Sleep is so important that it’s no wonder people are constantly seeking easy ways to improve the quality and quantity they get. One of the things some people consider turning to is melatonin. But people who aren’t fans of taking sleep medicines with potentially harmful side effects may wonder: Is melatonin natural?
Melatonin is a hormone that helps regulate a person’s sleep-wake cycle. Naturally produced by the body, melatonin production ramps up at night and decreases when it’s light outside. Some people try to assist their natural body processes by taking a melatonin supplement.
Does melatonin help you sleep? Or does it have little effect on the amount of shut-eye you get? We’ll look at the benefits of melatonin and any drawbacks.
Insomnia Is a Big Health Challenge
Insomnia is real and it’s affecting our health. Approximately one in three people in the UK suffer from this condition. And for older adults, it’s even more prevalent because natural melatonin production decreases with age.
Sleep problems or sleep disorders can affect everything about a person’s life. It can make them cranky and unpleasant to be around, which impacts their relationships. Their health can also suffer as the result of improper immune system function. They may notice they easily get colds and minor viral illnesses instead of warding them off.
Sleep deficiency may also lead to health issues like heart disease, diabetes, stroke, obesity, and kidney disease. Those who are sleep deprived are also more likely to fall asleep while driving, running the risk of killing themselves or others during an accident.
Mental health can also take a hit from not getting enough sleep. People with insomnia may feel anxious or depressed -- feelings that might be alleviated if they were able to get a good night’s sleep.
How Melatonin Can Help You Sleep
Dietary supplements can have an impact on your overall health. Melatonin makes you sleepy so it’s a popular supplement.
What does melatonin do to help you sleep better? Here’s how it works: Taking melatonin can help better regulate your circadian rhythm, especially if you have low melatonin levels or if you do things, like shift work, that throw off your internal clock.
If you’re suffering from a sleep deficit, taking melatonin may protect you against negative health consequences like high blood pressure, obesity, diabetes, and more. Plus, you’ll feel and look better.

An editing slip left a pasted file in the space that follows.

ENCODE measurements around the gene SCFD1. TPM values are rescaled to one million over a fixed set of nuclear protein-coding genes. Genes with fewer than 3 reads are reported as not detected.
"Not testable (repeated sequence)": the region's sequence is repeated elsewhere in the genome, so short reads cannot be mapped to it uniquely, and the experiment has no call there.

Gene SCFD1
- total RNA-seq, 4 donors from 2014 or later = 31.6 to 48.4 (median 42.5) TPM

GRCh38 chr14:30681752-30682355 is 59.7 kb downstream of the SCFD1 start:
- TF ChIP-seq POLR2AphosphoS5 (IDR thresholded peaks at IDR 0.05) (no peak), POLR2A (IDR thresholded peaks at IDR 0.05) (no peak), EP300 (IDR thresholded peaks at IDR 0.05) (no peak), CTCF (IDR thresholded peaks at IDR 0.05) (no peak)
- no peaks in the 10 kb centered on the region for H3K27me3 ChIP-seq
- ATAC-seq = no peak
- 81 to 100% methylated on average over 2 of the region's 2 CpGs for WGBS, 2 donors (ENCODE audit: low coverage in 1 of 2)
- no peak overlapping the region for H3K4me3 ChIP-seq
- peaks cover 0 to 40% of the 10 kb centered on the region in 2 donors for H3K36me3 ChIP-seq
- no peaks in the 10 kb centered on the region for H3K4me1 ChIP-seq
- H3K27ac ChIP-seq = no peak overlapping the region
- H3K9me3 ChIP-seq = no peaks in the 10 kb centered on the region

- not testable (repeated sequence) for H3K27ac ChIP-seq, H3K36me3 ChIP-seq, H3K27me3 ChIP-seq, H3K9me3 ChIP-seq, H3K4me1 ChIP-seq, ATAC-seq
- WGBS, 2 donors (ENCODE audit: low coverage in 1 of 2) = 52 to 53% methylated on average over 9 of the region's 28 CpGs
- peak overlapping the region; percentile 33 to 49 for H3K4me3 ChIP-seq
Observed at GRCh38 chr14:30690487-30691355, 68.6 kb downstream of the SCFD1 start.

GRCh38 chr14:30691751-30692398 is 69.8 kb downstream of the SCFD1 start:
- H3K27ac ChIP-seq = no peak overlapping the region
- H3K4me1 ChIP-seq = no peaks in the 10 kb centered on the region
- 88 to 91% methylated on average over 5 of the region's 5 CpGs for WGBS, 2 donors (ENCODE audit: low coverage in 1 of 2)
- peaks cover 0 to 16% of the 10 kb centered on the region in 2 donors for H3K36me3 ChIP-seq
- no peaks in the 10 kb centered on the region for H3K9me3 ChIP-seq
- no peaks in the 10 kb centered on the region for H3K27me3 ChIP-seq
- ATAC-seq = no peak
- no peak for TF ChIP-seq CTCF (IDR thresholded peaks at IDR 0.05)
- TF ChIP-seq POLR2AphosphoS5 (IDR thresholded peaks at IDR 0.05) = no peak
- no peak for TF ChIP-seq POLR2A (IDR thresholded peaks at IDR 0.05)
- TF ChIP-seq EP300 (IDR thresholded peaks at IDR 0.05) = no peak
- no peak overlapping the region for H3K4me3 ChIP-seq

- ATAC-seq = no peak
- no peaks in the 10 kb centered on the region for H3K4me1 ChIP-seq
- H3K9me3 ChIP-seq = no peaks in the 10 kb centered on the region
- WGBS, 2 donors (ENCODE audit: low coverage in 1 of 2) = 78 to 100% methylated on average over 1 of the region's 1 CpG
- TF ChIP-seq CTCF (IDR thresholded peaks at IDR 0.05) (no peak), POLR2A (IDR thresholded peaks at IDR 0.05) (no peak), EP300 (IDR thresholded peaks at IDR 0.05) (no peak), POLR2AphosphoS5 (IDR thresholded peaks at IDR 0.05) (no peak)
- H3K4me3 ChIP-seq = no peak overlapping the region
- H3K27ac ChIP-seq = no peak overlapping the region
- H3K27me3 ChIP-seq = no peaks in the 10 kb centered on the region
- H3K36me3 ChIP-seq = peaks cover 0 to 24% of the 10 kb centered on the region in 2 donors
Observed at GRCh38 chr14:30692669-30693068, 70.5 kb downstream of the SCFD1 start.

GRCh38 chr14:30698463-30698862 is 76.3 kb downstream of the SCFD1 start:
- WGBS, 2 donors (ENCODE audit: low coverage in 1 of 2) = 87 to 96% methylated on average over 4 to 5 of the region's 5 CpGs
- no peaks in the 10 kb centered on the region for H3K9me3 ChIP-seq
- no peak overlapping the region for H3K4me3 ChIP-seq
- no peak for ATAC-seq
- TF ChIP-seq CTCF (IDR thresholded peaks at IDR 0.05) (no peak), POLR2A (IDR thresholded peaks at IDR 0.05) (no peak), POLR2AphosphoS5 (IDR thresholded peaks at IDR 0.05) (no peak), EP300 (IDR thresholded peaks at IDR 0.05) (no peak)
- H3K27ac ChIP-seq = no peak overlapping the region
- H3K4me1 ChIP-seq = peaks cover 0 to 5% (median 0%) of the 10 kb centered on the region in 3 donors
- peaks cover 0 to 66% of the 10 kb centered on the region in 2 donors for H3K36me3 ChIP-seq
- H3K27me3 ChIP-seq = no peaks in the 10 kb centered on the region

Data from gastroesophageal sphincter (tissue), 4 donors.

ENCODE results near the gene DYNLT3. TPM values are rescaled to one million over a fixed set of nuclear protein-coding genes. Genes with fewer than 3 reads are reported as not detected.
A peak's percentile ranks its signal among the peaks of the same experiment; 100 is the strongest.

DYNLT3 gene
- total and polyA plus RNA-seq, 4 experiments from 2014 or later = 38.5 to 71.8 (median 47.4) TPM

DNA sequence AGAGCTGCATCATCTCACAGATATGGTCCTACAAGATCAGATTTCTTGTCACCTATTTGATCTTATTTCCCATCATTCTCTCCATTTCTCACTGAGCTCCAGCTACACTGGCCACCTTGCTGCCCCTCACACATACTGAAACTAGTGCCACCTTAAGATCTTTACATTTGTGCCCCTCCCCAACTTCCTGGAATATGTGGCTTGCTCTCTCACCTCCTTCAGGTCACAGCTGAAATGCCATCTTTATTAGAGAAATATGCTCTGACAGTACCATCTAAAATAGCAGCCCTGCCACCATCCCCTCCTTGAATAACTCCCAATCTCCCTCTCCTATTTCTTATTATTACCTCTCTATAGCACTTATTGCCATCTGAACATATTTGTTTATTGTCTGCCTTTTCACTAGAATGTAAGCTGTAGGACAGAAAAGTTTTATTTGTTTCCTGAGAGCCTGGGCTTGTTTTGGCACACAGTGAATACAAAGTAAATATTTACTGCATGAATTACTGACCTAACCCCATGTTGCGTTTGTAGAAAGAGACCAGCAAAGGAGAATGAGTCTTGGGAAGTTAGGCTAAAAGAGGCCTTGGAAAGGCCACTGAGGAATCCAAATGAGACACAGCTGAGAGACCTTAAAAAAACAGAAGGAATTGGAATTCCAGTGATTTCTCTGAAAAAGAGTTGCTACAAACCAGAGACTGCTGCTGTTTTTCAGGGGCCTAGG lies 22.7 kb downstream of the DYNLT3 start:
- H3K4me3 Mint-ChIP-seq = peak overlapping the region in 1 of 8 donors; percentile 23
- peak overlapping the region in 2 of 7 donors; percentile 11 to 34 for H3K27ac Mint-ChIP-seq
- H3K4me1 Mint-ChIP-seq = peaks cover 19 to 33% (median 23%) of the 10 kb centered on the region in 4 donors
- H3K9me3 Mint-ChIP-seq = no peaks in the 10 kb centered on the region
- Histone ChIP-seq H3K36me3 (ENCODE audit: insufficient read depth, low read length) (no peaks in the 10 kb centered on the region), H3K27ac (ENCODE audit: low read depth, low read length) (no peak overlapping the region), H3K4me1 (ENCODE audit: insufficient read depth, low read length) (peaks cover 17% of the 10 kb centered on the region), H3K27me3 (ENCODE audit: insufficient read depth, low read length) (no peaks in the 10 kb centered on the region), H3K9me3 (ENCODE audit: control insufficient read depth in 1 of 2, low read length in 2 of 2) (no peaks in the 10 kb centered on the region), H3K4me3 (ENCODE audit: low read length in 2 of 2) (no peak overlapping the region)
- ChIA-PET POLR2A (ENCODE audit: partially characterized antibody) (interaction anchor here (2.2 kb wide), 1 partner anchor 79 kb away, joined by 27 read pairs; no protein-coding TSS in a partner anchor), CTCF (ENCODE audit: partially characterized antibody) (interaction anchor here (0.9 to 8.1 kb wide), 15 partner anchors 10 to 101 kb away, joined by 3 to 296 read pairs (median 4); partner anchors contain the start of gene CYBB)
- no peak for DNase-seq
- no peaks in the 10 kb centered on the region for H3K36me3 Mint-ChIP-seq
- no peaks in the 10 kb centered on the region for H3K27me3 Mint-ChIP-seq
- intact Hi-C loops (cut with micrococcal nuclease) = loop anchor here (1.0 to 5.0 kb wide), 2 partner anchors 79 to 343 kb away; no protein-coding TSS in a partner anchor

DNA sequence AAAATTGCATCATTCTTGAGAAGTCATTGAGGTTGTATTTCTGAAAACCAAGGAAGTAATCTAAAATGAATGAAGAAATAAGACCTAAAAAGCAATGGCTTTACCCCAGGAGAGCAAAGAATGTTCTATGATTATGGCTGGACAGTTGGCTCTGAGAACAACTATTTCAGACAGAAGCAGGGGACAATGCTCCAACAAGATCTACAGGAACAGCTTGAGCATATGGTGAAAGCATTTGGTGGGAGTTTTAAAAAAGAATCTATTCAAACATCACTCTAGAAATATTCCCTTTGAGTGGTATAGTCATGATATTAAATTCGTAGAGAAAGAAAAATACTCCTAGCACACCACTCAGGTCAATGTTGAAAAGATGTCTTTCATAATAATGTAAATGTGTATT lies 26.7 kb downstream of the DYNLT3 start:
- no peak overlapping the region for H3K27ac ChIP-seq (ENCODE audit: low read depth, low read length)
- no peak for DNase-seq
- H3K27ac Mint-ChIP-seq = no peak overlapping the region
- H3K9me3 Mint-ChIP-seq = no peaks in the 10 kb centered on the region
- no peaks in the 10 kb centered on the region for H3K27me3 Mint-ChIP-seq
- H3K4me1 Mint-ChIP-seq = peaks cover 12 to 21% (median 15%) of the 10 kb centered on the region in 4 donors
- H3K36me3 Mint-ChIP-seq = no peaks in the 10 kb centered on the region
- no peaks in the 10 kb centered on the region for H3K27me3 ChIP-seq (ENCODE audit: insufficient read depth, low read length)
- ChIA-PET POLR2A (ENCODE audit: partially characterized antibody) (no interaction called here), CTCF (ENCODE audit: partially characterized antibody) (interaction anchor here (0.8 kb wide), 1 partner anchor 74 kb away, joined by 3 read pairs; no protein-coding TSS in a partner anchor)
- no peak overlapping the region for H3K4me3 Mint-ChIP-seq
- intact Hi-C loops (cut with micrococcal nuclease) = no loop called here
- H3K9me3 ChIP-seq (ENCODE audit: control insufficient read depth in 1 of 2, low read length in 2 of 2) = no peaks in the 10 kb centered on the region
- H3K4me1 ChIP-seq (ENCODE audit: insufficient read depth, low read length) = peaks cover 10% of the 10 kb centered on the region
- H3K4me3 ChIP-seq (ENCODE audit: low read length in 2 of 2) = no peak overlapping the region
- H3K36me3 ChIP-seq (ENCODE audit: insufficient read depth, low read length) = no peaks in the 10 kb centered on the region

For the best results when taking melatonin, it’s a good idea to start by talking to your doctor before beginning with supplementation. Also, it’s smart to start with the lowest recommended dose and see how your body responds to that.
How Should You Take Melatonin?
If you’re given the green light from your doctor to try taking melatonin, the best time of day to take it is about an hour before you plan to go to bed. You don’t want to take it too early and risk getting daytime sleepiness, which is the main negative side effect of taking melatonin.
Start with a low dose -- many people opt for anywhere from .3 mg to 5 mg each night. If that low dose doesn’t seem to do much for you, you can gradually increase it, within reason, until you find a dose that works for you.
It’s a good idea to try taking it short term at first. After a few good nights of sleep, cut back the dosage or stop taking it to see if you are now able to fall asleep on your own.
Short-term usage is often enough to get people through the effects of a time zone change or jet lag. But people who have chronic insomnia may be better served by long term use.
Melatonin is not recommended for children, pregnant women, or moms who are breastfeeding their babies. There is not enough conclusive research to confirm it’s safe to use melatonin in these circumstances.
Getting Sleep Through More Natural Methods
If you don’t want to rely upon a supplement to get high-quality sleep, there are plenty of things you can do to encourage better shut-eye.
- Create a nightly stress-busting ritual: A few minutes of doing something that relaxes you before bed might help you unwind enough that your sleep improves. That could include having a non-caffeinated cup of warm tea, reading a chapter of a book, or taking a warm shower or bath an hour or two before bed.
- Make yourself comfy: The feel of your blankets against your skin, wearing comfortable pajamas, and using the proper neck support pillow can all help you rest better.
- Practice gratitude: Before trying to nod off, think about all the things that went right that day and about all the blessings you have in your life. That can help you fight any stress or anxiety that is keeping you up at night.
- Kill the lights: A room that is too bright will leave you struggling to sleep. If your room is bright or you have to sleep during the day, get blackout blinds or curtains. It also may be wise to invest in a eucalyptus eye mask.
- Mask annoying sounds: Little creaky sounds in your home and traffic noises outside can disturb your sleep. A white noise machine or a fan can help mask those sounds so you rest better.
- Perfect your room’s temperature: Most people sleep very poorly in a room that is too hot. But you also don’t want a room that feels excessively cold. Go for something in the range of 65 to 72 degrees Fahrenheit and you may get the best sleep of your life.
Keep Working Toward a Better Night
Some people have no trouble drifting off at night and getting a great night’s sleep. Others have to work at it a bit more. If you’ve tried to sleep naturally but still can’t seem to do it, there’s no shame in turning to a melatonin supplement. Just make sure your doctor signs off on it, and use the lowest effective dose.